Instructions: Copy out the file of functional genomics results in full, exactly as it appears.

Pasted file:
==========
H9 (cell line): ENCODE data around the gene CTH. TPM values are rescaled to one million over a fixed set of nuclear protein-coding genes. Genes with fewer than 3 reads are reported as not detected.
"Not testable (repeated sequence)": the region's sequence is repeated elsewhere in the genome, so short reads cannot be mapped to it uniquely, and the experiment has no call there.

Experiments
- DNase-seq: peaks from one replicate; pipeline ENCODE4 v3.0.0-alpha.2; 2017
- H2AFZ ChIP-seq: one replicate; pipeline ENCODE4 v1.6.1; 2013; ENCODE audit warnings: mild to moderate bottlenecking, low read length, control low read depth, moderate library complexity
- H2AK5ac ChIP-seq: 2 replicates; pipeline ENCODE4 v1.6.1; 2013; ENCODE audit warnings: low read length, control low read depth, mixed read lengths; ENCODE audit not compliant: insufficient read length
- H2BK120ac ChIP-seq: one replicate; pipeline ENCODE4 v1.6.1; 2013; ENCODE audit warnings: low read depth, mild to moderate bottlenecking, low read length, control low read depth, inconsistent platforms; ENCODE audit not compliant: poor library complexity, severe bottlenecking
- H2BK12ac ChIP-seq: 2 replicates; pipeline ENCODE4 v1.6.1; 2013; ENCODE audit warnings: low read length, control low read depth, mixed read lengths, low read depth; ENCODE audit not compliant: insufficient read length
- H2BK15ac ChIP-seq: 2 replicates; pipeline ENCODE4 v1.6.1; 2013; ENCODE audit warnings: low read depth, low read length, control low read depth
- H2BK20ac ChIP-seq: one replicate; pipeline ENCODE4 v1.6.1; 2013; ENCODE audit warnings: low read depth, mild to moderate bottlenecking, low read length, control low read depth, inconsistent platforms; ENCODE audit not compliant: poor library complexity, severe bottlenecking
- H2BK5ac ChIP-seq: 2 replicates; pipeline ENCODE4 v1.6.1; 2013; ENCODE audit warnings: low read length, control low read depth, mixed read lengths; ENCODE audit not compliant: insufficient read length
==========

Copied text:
H9 (cell line): ENCODE data around the gene CTH. TPM values are rescaled to one million over a fixed set of nuclear protein-coding genes. Genes with fewer than 3 reads are reported as not detected.
"Not testable (repeated sequence)": the region's sequence is repeated elsewhere in the genome, so short reads cannot be mapped to it uniquely, and the experiment has no call there.

Experiments
- DNase-seq: peaks from one replicate; pipeline ENCODE4 v3.0.0-alpha.2; 2017
- H2AFZ ChIP-seq: one replicate; pipeline ENCODE4 v1.6.1; 2013; ENCODE audit warnings: mild to moderate bottlenecking, low read length, control low read depth, moderate library complexity
- H2AK5ac ChIP-seq: 2 replicates; pipeline ENCODE4 v1.6.1; 2013; ENCODE audit warnings: low read length, control low read depth, mixed read lengths; ENCODE audit not compliant: insufficient read length
- H2BK120ac ChIP-seq: one replicate; pipeline ENCODE4 v1.6.1; 2013; ENCODE audit warnings: low read depth, mild to moderate bottlenecking, low read length, control low read depth, inconsistent platforms; ENCODE audit not compliant: poor library complexity, severe bottlenecking
- H2BK12ac ChIP-seq: 2 replicates; pipeline ENCODE4 v1.6.1; 2013; ENCODE audit warnings: low read length, control low read depth, mixed read lengths, low read depth; ENCODE audit not compliant: insufficient read length
- H2BK15ac ChIP-seq: 2 replicates; pipeline ENCODE4 v1.6.1; 2013; ENCODE audit warnings: low read depth, low read length, control low read depth
- H2BK20ac ChIP-seq: one replicate; pipeline ENCODE4 v1.6.1; 2013; ENCODE audit warnings: low read depth, mild to moderate bottlenecking, low read length, control low read depth, inconsistent platforms; ENCODE audit not compliant: poor library complexity, severe bottlenecking
- H2BK5ac ChIP-seq: 2 replicates; pipeline ENCODE4 v1.6.1; 2013; ENCODE audit warnings: low read length, control low read depth, mixed read lengths; ENCODE audit not compliant: insufficient read length